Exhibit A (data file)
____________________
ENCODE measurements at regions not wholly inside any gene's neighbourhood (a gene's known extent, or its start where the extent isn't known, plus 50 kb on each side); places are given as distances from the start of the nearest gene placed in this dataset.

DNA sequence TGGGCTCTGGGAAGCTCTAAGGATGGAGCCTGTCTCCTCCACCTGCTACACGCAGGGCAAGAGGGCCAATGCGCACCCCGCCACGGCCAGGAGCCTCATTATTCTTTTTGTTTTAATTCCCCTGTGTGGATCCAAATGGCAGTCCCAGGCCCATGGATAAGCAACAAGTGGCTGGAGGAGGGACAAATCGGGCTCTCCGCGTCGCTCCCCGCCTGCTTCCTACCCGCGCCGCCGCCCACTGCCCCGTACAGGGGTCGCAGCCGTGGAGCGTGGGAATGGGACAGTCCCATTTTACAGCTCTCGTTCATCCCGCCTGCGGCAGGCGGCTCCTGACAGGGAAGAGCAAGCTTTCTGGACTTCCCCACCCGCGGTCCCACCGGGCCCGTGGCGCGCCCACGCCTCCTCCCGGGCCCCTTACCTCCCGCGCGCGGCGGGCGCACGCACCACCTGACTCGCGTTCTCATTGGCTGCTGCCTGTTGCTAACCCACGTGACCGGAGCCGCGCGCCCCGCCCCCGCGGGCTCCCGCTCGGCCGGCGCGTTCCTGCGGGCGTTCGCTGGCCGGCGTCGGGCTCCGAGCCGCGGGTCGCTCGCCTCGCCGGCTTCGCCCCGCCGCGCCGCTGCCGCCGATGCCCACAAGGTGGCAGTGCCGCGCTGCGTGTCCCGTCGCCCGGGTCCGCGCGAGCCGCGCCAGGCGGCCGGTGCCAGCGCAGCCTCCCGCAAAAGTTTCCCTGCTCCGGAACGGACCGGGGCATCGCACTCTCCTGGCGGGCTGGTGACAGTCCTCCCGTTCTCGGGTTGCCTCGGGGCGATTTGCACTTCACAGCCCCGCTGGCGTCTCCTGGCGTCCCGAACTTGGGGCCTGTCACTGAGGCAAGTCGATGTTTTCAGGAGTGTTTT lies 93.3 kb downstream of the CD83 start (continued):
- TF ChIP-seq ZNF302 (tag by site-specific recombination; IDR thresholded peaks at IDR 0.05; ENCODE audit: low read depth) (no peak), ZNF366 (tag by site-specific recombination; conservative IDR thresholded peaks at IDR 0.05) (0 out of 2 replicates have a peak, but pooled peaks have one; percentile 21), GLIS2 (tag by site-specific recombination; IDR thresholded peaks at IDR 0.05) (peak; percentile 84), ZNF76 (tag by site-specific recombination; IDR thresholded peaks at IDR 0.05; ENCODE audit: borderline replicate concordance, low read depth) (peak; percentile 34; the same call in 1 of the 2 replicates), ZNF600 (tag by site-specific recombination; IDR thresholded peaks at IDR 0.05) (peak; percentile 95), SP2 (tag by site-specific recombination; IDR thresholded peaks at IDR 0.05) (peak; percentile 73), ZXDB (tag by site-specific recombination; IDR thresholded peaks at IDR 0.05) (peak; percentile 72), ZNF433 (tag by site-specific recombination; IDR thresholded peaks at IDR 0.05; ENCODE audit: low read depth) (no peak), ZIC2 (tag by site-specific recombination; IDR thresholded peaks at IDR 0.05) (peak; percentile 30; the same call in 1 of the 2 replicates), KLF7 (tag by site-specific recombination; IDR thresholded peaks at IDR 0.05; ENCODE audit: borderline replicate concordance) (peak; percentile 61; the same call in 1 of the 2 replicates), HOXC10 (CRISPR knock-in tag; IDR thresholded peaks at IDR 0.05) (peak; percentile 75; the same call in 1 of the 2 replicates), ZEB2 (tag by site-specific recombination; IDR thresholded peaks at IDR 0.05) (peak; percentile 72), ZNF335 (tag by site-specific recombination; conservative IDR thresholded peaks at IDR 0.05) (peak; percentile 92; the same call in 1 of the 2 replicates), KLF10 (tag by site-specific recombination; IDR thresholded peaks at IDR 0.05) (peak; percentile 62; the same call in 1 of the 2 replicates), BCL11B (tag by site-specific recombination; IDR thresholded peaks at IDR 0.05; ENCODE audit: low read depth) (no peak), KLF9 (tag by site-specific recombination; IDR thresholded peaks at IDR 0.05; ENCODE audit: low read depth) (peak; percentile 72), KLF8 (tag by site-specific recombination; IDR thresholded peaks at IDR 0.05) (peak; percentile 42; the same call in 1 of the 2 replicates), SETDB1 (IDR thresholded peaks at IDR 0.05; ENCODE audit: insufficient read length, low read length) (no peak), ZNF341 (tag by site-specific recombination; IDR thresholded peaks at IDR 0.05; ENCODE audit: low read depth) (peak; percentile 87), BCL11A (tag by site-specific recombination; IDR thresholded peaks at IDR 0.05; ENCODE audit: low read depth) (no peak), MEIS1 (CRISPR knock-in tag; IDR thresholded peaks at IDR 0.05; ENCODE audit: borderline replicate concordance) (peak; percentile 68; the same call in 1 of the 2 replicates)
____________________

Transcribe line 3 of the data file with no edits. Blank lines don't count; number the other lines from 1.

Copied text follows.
- TF ChIP-seq ZNF302 (tag by site-specific recombination; IDR thresholded peaks at IDR 0.05; ENCODE audit: low read depth) (no peak), ZNF366 (tag by site-specific recombination; conservative IDR thresholded peaks at IDR 0.05) (0 out of 2 replicates have a peak, but pooled peaks have one; percentile 21), GLIS2 (tag by site-specific recombination; IDR thresholded peaks at IDR 0.05) (peak; percentile 84), ZNF76 (tag by site-specific recombination; IDR thresholded peaks at IDR 0.05; ENCODE audit: borderline replicate concordance, low read depth) (peak; percentile 34; the same call in 1 of the 2 replicates), ZNF600 (tag by site-specific recombination; IDR thresholded peaks at IDR 0.05) (peak; percentile 95), SP2 (tag by site-specific recombination; IDR thresholded peaks at IDR 0.05) (peak; percentile 73), ZXDB (tag by site-specific recombination; IDR thresholded peaks at IDR 0.05) (peak; percentile 72), ZNF433 (tag by site-specific recombination; IDR thresholded peaks at IDR 0.05; ENCODE audit: low read depth) (no peak), ZIC2 (tag by site-specific recombination; IDR thresholded peaks at IDR 0.05) (peak; percentile 30; the same call in 1 of the 2 replicates), KLF7 (tag by site-specific recombination; IDR thresholded peaks at IDR 0.05; ENCODE audit: borderline replicate concordance) (peak; percentile 61; the same call in 1 of the 2 replicates), HOXC10 (CRISPR knock-in tag; IDR thresholded peaks at IDR 0.05) (peak; percentile 75; the same call in 1 of the 2 replicates), ZEB2 (tag by site-specific recombination; IDR thresholded peaks at IDR 0.05) (peak; percentile 72), ZNF335 (tag by site-specific recombination; conservative IDR thresholded peaks at IDR 0.05) (peak; percentile 92; the same call in 1 of the 2 replicates), KLF10 (tag by site-specific recombination; IDR thresholded peaks at IDR 0.05) (peak; percentile 62; the same call in 1 of the 2 replicates), BCL11B (tag by site-specific recombination; IDR thresholded peaks at IDR 0.05; ENCODE audit: low read depth) (no peak), KLF9 (tag by site-specific recombination; IDR thresholded peaks at IDR 0.05; ENCODE audit: low read depth) (peak; percentile 72), KLF8 (tag by site-specific recombination; IDR thresholded peaks at IDR 0.05) (peak; percentile 42; the same call in 1 of the 2 replicates), SETDB1 (IDR thresholded peaks at IDR 0.05; ENCODE audit: insufficient read length, low read length) (no peak), ZNF341 (tag by site-specific recombination; IDR thresholded peaks at IDR 0.05; ENCODE audit: low read depth) (peak; percentile 87), BCL11A (tag by site-specific recombination; IDR thresholded peaks at IDR 0.05; ENCODE audit: low read depth) (no peak), MEIS1 (CRISPR knock-in tag; IDR thresholded peaks at IDR 0.05; ENCODE audit: borderline replicate concordance) (peak; percentile 68; the same call in 1 of the 2 replicates)